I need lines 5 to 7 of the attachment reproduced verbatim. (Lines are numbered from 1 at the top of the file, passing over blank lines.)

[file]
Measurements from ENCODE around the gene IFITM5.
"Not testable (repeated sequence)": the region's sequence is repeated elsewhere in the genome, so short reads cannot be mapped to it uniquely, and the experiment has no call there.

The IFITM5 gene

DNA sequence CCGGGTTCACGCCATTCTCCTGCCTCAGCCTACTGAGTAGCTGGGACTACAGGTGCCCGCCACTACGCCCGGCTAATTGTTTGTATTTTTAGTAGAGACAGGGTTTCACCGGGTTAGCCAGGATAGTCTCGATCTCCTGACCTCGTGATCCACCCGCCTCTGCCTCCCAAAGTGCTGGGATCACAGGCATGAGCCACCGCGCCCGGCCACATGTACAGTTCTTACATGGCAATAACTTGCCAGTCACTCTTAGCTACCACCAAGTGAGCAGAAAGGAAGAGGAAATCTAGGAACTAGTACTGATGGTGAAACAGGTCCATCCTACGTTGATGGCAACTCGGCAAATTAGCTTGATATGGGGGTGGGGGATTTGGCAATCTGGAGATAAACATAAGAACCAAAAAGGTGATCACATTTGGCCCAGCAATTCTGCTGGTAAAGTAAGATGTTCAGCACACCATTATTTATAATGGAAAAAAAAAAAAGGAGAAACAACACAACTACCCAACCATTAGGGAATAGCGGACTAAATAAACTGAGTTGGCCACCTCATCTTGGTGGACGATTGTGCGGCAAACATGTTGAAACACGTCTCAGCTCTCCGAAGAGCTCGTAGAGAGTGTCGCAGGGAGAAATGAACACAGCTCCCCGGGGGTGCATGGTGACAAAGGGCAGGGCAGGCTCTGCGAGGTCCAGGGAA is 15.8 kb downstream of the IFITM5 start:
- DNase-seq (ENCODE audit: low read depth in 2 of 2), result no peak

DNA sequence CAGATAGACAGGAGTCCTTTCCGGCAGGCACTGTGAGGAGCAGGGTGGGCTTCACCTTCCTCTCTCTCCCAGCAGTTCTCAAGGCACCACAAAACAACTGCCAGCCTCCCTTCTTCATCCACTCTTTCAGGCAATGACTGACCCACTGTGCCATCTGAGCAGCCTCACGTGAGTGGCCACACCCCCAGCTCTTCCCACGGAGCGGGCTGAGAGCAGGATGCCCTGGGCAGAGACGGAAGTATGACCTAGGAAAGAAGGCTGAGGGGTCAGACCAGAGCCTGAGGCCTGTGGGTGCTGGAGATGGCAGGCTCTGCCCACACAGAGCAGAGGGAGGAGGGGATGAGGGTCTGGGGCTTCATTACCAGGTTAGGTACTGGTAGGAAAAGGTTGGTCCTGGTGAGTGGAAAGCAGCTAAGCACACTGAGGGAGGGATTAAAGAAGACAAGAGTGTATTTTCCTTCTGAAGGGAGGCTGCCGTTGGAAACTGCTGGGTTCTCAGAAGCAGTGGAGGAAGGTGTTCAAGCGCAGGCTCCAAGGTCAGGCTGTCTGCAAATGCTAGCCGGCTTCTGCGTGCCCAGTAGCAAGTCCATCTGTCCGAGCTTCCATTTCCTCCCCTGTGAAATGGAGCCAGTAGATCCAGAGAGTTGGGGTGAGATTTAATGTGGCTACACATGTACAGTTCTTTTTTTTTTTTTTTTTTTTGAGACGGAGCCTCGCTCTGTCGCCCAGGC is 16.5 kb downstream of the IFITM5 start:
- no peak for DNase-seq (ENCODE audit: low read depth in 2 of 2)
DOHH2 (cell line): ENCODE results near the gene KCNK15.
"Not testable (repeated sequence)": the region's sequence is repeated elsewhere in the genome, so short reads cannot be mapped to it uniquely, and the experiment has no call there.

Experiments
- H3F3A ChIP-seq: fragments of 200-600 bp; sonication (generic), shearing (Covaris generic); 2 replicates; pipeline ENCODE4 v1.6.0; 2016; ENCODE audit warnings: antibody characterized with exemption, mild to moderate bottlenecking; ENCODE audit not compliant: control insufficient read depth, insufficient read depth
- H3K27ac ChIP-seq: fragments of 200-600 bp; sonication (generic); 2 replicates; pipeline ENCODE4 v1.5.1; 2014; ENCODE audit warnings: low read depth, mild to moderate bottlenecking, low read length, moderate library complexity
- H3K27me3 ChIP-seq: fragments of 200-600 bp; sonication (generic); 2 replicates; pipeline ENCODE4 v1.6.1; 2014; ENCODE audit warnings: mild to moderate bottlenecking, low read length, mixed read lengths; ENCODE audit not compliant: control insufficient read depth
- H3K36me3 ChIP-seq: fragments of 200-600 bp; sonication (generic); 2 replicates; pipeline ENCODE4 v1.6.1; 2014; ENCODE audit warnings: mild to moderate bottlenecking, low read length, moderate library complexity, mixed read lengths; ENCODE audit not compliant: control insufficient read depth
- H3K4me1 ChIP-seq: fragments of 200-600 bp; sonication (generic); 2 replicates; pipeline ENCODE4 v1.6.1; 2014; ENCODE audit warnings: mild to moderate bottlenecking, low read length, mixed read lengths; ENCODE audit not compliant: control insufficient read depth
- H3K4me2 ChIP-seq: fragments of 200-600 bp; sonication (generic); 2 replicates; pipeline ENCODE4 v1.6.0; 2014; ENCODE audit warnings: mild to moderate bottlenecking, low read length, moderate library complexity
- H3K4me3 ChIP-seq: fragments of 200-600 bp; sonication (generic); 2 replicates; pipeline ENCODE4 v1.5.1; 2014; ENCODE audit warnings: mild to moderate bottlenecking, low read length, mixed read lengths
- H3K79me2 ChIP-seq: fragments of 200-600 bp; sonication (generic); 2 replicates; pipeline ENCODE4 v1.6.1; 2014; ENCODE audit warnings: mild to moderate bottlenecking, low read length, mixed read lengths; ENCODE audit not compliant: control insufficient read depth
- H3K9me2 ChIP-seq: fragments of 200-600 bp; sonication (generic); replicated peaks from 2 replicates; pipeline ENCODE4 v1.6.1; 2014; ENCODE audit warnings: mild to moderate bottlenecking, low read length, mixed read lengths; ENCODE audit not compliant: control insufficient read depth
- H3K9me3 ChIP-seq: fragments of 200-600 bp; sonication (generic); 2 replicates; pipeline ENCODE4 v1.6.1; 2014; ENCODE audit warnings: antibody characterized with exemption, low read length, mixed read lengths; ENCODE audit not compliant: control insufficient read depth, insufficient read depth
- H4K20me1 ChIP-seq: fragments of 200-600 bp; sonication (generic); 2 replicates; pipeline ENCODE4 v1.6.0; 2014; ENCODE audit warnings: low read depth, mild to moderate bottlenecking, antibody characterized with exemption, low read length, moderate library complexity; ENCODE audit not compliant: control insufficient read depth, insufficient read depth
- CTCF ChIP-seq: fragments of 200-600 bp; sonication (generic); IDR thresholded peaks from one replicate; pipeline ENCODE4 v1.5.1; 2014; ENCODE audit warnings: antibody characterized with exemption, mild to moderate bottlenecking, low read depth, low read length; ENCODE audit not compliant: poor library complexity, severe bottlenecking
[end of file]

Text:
- DNase-seq (ENCODE audit: low read depth in 2 of 2), result no peak

DNA sequence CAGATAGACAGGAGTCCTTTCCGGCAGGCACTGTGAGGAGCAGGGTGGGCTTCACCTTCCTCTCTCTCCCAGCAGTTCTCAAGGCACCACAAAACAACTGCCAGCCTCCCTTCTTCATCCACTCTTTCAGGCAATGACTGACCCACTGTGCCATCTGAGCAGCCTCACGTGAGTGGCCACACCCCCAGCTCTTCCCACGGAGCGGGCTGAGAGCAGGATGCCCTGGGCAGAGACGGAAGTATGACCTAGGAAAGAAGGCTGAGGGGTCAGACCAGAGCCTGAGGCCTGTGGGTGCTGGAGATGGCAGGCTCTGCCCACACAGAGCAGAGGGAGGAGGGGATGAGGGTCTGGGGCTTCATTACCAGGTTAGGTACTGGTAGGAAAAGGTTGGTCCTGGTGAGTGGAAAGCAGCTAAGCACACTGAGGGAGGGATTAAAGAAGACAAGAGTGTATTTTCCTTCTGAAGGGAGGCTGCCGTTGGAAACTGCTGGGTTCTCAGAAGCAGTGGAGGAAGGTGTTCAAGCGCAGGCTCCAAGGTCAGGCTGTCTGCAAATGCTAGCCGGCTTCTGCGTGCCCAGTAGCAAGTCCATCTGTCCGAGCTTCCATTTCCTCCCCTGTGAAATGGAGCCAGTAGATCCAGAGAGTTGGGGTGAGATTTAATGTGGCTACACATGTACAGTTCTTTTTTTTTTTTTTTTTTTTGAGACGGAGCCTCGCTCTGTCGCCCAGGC is 16.5 kb downstream of the IFITM5 start:
- no peak for DNase-seq (ENCODE audit: low read depth in 2 of 2)